Miranda rights

  • September 18, 2017
    Guest Post

    by Christina Beeler, ACS Student Board member

    President Donald Trump seemingly endorses police brutality of suspects. He said, “like when you guys put somebody in the car and you’re protecting their head, you know, the way you put their hand over? Like, don’t hit their head and they’ve just killed somebody – don’t hit their head. I said, you can take the hand away, okay?” Although defenders insisted his remarks were made in jest, police departments all over the country rushed to condemn Trump’s remarks.

    Trump’s words brought up an old debate: should the protections of the Constitution extend only to those we deem worthy of empathy or is the Constitution there to protect even those who we may find abhorrent?

  • March 28, 2013

    by E. Sebastian Arduengo

    After more than a decade of watching procedural shows like CSI and their progeny, you might think that video recordings of custodial police interrogations are de rigueur in the law enforcement community. But, as it turns out, fewer than half of the states require law enforcement agencies to record custodial interrogations (questioning initiated by police officers after someone is taken into custody), and of those, four states record interrogations because the state supreme court ruled that not doing so violated the suspect’s rights. Right now, an additional seven states are actively considering whether to require recording of felony interrogation. Rightly or wrongly, the practice is hugely controversial in a number of police departments across the country, mostly because officers worry about whether being on camera will deter suspects from confessing or affect the rapport of an interview. But, until last year, there weren’t any comprehensive studies about the law and practices of recording interrogations nationwide.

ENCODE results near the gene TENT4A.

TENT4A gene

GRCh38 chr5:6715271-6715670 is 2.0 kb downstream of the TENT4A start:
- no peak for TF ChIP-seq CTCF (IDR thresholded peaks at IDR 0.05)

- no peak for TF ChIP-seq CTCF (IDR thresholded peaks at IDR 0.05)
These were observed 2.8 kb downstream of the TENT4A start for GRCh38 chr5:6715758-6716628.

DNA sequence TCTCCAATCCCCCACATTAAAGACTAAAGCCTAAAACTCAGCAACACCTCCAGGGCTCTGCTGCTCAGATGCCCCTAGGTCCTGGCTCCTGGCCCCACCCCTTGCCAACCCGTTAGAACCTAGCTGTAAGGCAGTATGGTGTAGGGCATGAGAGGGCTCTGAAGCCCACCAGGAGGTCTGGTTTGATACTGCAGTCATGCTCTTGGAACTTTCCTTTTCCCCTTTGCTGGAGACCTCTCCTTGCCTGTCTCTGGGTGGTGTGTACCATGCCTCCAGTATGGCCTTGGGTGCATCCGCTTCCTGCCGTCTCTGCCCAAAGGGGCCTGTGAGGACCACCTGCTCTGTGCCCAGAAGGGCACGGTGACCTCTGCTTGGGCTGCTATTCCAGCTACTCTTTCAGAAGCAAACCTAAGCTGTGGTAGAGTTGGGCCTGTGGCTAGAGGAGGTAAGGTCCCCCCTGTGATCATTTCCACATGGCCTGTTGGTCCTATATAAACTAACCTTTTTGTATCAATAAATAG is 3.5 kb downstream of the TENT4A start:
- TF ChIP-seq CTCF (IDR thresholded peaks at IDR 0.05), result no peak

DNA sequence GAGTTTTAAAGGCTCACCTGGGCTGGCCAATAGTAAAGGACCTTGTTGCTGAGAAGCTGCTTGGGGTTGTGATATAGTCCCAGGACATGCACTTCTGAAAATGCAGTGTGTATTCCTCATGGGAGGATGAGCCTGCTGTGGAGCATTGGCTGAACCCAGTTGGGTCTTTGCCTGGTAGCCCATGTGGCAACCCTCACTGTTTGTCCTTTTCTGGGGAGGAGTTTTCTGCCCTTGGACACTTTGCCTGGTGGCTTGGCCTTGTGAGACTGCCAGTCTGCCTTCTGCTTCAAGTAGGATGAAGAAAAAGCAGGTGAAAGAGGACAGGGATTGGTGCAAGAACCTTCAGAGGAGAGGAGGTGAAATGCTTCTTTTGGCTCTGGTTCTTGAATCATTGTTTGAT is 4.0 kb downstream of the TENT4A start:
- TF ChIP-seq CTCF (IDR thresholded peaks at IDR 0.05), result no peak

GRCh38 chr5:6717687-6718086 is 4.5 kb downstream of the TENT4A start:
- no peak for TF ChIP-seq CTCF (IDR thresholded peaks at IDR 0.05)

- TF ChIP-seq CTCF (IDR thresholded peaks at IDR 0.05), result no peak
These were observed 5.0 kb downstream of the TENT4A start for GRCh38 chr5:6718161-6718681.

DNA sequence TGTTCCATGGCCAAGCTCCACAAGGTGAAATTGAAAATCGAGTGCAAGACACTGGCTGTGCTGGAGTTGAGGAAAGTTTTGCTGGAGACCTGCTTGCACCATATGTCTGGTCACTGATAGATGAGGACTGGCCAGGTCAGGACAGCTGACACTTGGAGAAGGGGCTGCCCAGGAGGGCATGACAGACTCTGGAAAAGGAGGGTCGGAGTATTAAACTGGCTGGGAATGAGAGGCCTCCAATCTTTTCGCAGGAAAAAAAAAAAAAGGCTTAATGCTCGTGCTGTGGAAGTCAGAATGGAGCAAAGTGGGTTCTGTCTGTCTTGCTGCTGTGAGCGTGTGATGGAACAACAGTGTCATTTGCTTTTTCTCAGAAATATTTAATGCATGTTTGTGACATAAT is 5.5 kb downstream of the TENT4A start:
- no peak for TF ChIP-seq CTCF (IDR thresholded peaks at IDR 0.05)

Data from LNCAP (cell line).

That changed with the release of Jenner & Block Partner Thomas P. Sullivan’s research. After nine years of research, Sullivan and his team at Jenner & Block published their results after having surveyed more than 1,000 police departments across the country, ranging in size from big-city departments with hundreds of officers to rural sheriffs’ departments with only a handful of officers. What they found was that without a shadow of a doubt, there was no good reason not to record custodial interrogations from the time a Miranda warning is given advising a suspect of his rights.

  • July 21, 2010